First, a baseline: On Mach V’s dyno with Cobb Accessport tuning, company owner Dan Hurwitz saw 293 horsepower and 316 ft.-lbs. of torque at the wheels. Those are strong numbers for a slightly modified WRX STI–or so we thought.

Then we turned on the Snow Performance system. After more tuning on the dyno, the Subaru was making 319 horsepower and 350 ft.-lbs. of torque, a substantial increase–all thanks to the same formula used to keep windshields clean. The water/methanol injection allowed the Subaru to run more boost and a leaner air/fuel mixture, and we were actually able to hit the airflow limit of the stock turbocharger. We were obviously impressed, even with the system’s downside in mind.

The River Runneth Dry

Downside, you say? Well, yes. Because the engine is now tuned under the assumption of the water/methanol mixture being sprayed in under high boost, bad things can happen if the tank runs dry. It’s analogous to running pump gas in a car designed for 115-octane race fuel: It may be okay, or the engine may blow.

For particularly paranoid customers, Snow Performance offers fail-safes to prevent engine damage if the tank runs dry. Additionally, the kit we used has a level indicator that lights up when the tank is low. A tank of Boost Juice lasts about as long as two tanks of gas, so just check it whenever you fill up. If it runs dry, just walk into the convenience store and buy some more washer fluid—but to keep the system's warranty, order Boost Juice from Snow Performance.

Washing Up

So what’s our verdict? Water/methanol injection definitely works. It produces tangible power gains from an exceedingly small investment of time and money.

Sources

Mach V Motorsports, LLC
dyno tuning
machv.com
(571) 434-8333

Snow Performance
water/menthol injection system
snowperformance.net
(866) 365-2762

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Comments
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AWSX1686
AWSX1686 Dork
1/9/18 11:47 a.m.

My diesel has water/meth injection and makes a noticeable difference.  It was installed before I got it though, so I don't know much about it. But I now have a water/meth kit that will be installed on the challenge car, so fun things to come!

Rcottrell
Rcottrell
1/9/18 4:28 p.m.

I ran a Edlebrock Water/Meth Injection back in the 80's on a carb Motor.  It made great torque then too.

kb58
kb58 SuperDork
1/9/18 4:28 p.m.

While it works, my feeling is that it's just more stuff to fail (or run out of). Proper systems cost $$$, and then there's where to put everything. It's not just running out of coolant, it's having the pump fail, or perhaps worse, having the nozzles partially plug up. Unless the system's really smart (that's the $$$), it could well be squirting little to nothing yet looking like everything's fine. I ended up taking everything out and installing a big-ass air-to-air intercooler and ducting. I realize this thread is linked to the magazine article, but for me, it was too large a risk.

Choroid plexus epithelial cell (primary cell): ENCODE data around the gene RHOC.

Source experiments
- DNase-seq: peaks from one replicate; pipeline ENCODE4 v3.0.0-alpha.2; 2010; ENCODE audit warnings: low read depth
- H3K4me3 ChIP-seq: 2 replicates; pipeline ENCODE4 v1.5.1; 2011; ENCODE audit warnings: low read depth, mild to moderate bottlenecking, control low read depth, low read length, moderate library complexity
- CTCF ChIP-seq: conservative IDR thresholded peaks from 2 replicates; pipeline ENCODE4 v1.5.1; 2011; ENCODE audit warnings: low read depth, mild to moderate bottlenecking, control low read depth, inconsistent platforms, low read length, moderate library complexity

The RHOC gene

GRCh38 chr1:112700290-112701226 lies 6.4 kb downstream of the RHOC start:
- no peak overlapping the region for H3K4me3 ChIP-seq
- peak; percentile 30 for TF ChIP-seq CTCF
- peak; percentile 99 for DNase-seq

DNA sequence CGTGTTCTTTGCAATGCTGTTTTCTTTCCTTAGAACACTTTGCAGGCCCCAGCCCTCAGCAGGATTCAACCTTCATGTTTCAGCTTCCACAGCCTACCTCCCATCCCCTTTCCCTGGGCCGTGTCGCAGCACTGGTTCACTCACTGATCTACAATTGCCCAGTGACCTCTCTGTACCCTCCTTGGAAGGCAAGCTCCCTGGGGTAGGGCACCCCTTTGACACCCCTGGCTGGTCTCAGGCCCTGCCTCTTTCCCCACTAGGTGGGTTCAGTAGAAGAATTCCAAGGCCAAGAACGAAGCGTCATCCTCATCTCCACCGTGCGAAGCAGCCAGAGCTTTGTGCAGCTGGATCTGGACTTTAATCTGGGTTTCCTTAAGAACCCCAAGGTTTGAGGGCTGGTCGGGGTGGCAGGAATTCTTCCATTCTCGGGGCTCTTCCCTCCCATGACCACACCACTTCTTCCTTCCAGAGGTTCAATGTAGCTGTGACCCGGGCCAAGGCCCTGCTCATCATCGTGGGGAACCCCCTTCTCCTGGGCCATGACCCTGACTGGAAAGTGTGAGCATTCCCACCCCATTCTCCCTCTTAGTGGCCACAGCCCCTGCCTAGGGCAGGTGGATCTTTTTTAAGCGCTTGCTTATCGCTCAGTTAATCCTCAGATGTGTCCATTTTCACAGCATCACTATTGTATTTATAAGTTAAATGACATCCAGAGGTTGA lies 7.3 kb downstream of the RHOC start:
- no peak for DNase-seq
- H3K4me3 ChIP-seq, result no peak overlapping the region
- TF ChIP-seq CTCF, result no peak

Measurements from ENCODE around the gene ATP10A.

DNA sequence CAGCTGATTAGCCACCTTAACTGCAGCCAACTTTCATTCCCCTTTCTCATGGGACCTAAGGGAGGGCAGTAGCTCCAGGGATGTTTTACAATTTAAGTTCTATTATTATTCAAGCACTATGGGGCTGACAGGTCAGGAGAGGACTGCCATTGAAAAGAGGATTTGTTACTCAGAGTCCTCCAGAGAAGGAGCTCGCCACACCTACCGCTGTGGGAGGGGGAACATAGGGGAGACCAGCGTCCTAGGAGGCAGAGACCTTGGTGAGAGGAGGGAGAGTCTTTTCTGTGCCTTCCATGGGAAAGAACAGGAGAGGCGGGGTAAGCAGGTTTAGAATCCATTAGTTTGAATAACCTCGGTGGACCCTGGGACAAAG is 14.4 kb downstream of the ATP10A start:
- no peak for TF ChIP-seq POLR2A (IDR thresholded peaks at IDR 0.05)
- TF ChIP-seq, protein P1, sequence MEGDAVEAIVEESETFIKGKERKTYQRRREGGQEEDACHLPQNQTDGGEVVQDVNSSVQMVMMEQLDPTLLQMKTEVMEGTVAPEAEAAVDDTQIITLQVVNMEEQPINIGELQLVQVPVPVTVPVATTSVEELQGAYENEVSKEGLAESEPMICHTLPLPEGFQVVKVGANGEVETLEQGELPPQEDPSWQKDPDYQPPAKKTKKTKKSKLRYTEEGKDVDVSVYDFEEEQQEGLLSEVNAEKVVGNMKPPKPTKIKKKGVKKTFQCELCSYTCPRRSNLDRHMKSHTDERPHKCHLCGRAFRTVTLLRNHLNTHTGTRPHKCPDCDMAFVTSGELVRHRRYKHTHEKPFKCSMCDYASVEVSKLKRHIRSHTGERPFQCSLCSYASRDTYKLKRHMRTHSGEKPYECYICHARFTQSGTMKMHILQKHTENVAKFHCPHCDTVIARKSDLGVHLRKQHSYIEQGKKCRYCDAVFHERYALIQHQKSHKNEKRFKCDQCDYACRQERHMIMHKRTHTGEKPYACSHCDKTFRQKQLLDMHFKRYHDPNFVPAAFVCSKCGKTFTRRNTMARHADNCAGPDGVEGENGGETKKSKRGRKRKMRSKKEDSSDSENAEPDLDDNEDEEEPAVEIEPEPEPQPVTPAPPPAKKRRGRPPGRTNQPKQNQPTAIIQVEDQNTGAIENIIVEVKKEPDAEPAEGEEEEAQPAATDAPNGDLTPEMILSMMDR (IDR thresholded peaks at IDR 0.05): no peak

snailmont5oh
snailmont5oh HalfDork
1/9/18 4:47 p.m.

A buddy of mine has an unrestored survivor '53 Allard K3. It has a Cad engine with three carbs. Each one has a tube sticking into the air cleaner lid, which goes to a glass bottle on the fender. Air moving past the end of the hoses causes a vacuum on the lines, which causes water to mix with the air charge. I knew another guy that had the same system on his '83 Ranger 4-cyl. Same brand and everything. He had it so he could push the timing on the 2.3 to try to get some power out of it. The system works well in both applications. 

Tmaxx94
Tmaxx94 New Reader
1/9/18 8:08 p.m.

So...How stupid would it be for me to do this to my 2000 blazer with 201k on the clock?

Trackmouse
Trackmouse UltraDork
1/9/18 8:08 p.m.

The ultimate answer here is to have two tunes to switch to. One for meth, and one for Jesus. 

te72
te72 New Reader
1/10/18 7:42 p.m.

Saw a homebrew looking setup on an older Volvo in a junk yard quite a few years back, thought that was rather clever of them, given the apparent age of things.

 

Have a kit that will be going on my Supra, once I get a TIG and the confidence to weld aluminum with some degree of skill. Car makes plenty of power as it is, so it's more for just keeping the intake temps down than for the ability to crank up boost pressure and timing.